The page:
Pro hairdressers weigh in on what’s going to be hot in hair colour, cuts and styles for 2014.
Colour: Deep Roots and the Mix of Cool and Warm
With the sure exit of ombré, 2014 will see a new, darker kind of gradient colour. “Every winter, we see crimsons, coppers and violets sweep through the salon. These sultry, solid colours will be seen with a clear and purposefully shadowed root area,” says Michelle Oliver, a Schwarzkopf Professional colour expert from Kick Hair & Beauty in Edmonton. “Unlike ombré, the darker colour is applied on the first inch, only at the roots and looks beautiful on both very straight as well as curly hair.”
Timothy Switzer, Contessa winner, Goldwell artistic director and global colour master, and owner of Timothy & Co. Salon in Oshawa, Ont., speculates an evolution with this year’s trend colours: “With Goldwell’s 2013 Color Zoom Beautify collection, we saw pastel-candy colours merged into blonde hair and earthy, rusty tones added to dark hair. If we look to fashion we are also seeing metalics and jewel tones, creating an interesting monochromatic colour story, which can easily be translated into the hair colour palette.” The combination of cool and warm shades will become a key trend in hair colour, as well. “Look for interesting, unusual combinations of all shades, creating texture and rich reflections,” says Switzer.
Cut: Short Shorts
In a hair landscape that reached a plateau at longer lengths, chopped locks are now cropping up on the heads of Karlie Kloss, Coco Rocha and Saskia de Brauw. “We have had long flowing hair for many seasons and the shorter style trend will return to a haircut rather than a hairstyle,” observes Kevin Murphy. To achieve the modern chunky bobs, grunge and pure androgyny of cuts, “take ideas from the ‘60s and texture from the ‘90s and you get a cleaner grunge and grittier take on the ‘60s shapes,” he says. “Cuts will be geometric. It’s all about having a blunt edge to the cuts, but still having texture that is thick and not thin. Heavy blunt lines will be chunky and not worn in the traditional way you thought about wearing a geometric cut; the hair ]will be more textured and you will want the hair to look like you have put product in it,” Murphy adds.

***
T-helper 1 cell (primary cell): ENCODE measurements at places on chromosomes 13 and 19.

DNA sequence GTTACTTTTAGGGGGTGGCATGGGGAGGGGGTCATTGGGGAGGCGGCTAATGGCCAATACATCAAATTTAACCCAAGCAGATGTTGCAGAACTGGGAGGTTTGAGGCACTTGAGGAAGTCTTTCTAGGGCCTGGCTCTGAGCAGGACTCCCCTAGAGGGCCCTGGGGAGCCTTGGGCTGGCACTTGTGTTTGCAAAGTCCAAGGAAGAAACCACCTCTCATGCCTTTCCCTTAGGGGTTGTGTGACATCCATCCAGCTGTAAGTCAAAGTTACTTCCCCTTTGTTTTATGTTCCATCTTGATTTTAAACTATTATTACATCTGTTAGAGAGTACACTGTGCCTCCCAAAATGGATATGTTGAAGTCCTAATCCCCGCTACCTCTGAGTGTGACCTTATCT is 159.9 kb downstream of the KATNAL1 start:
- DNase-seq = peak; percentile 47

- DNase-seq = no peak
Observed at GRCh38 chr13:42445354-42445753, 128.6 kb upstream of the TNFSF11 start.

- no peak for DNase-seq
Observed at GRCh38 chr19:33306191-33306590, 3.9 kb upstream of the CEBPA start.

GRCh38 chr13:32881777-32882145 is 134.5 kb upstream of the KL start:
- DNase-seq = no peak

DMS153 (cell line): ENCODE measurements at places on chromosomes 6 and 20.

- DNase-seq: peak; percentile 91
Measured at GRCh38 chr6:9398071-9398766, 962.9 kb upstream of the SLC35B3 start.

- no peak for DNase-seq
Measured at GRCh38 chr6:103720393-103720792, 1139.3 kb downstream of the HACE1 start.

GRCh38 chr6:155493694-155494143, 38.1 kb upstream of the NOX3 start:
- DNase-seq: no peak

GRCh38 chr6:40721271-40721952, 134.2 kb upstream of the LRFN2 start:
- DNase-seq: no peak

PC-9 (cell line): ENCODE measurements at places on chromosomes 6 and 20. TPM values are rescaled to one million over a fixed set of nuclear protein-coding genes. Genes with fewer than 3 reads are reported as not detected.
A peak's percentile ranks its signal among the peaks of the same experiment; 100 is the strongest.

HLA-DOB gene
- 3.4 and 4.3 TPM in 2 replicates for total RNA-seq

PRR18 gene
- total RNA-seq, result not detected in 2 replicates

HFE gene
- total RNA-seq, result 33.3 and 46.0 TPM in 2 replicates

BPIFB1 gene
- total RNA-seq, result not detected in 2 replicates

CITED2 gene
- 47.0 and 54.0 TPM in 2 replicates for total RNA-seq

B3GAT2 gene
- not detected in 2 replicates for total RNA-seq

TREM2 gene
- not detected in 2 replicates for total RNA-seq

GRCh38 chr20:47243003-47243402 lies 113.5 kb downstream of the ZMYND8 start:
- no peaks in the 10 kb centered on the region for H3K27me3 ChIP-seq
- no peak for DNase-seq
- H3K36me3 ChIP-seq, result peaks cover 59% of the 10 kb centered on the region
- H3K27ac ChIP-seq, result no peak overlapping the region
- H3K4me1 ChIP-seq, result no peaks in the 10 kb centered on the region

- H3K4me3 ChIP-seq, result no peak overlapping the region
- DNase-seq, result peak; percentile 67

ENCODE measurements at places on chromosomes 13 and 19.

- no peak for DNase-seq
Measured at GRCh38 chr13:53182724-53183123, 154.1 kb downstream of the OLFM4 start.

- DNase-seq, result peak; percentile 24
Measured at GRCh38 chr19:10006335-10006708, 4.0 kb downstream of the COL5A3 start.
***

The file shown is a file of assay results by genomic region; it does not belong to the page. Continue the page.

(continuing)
Damien Carney notes that capitalizing on the shorter cut trend means that you’ll have to master the fundamentals. “Graduation will be a dominant theme. You want the haircut to have a strong impact,” he says. “The techniques will be very [precise]—for the past eight to 10 years, the techniques have been distorted with undercutting and disconnection; but that’s no longer on trend.” He reminds us that although the cuts are edgy and inspired by the underground style scene, “hair still needs to show a strong value of beauty. Adapt these trends to your client’s bone structure or lips. You have individual beauty in your chair, and there can be a lot of variation in how you execute the trends.”
Style: David Bowie-inspired Grunge
Let’s dance to this new wave of punk-grunge styles, which, according to Roch Lemay, Matrix lead educator, can be modified for each generation. “Seen at Gucci, Dior, Prada and Versace, these runway styles, inspired by David Bowie, are great for the younger generation,” Lemay says. “The grunge of the 2000s is different from the 1980s because of how it’s done. In the ‘80s, gelée was the product. You let the liquid gel product dry with the hair to get that glossy, crispy finish.” To steer clear of too much throwback reference, Lemay says, “Start one inch out from the scalp to give a natural flow and volume to support the style and apply gelée on the ends for gripped texture.”
To adjust the style for clients who are working in more conservative environments, Lemay suggests softening the blunt cuts and edgy finishes on longer lengths, falling at the shoulder to three inches below shoulder-length. Alexa Chung is the perfect example of a blunt, chunky style that the career woman can work, says Lemay. “It’s uncomplicated, finished and still has that edgy cut. It’s also easy to take care of, and she can wear it with a fringe. There’s a certain volume to the look and she won’t need a round brush.” He suggests teaching clients to blow dry hair upside down for natural movement at the back of the head and lots of soft texture.
Popular influences on this shorter, grunge style can be attributed to stars including Michelle Williams in the new Louis Vuitton ads and Miley Cyrus’ punk-edge texture. “My clients have been requesting this shorter look,” says Sean Godard, international performing artist at Redken and artistic director at Toronto’s Salon Tocci. “In 2013, we saw this trend begin and I think we are going to see it blossom into 2014. I find that trends always have a six-year cycle—two years being underground, two years when it is hot and then two years when the mainstream culture attaches to it and [by then], stylists are already on to the next trend.”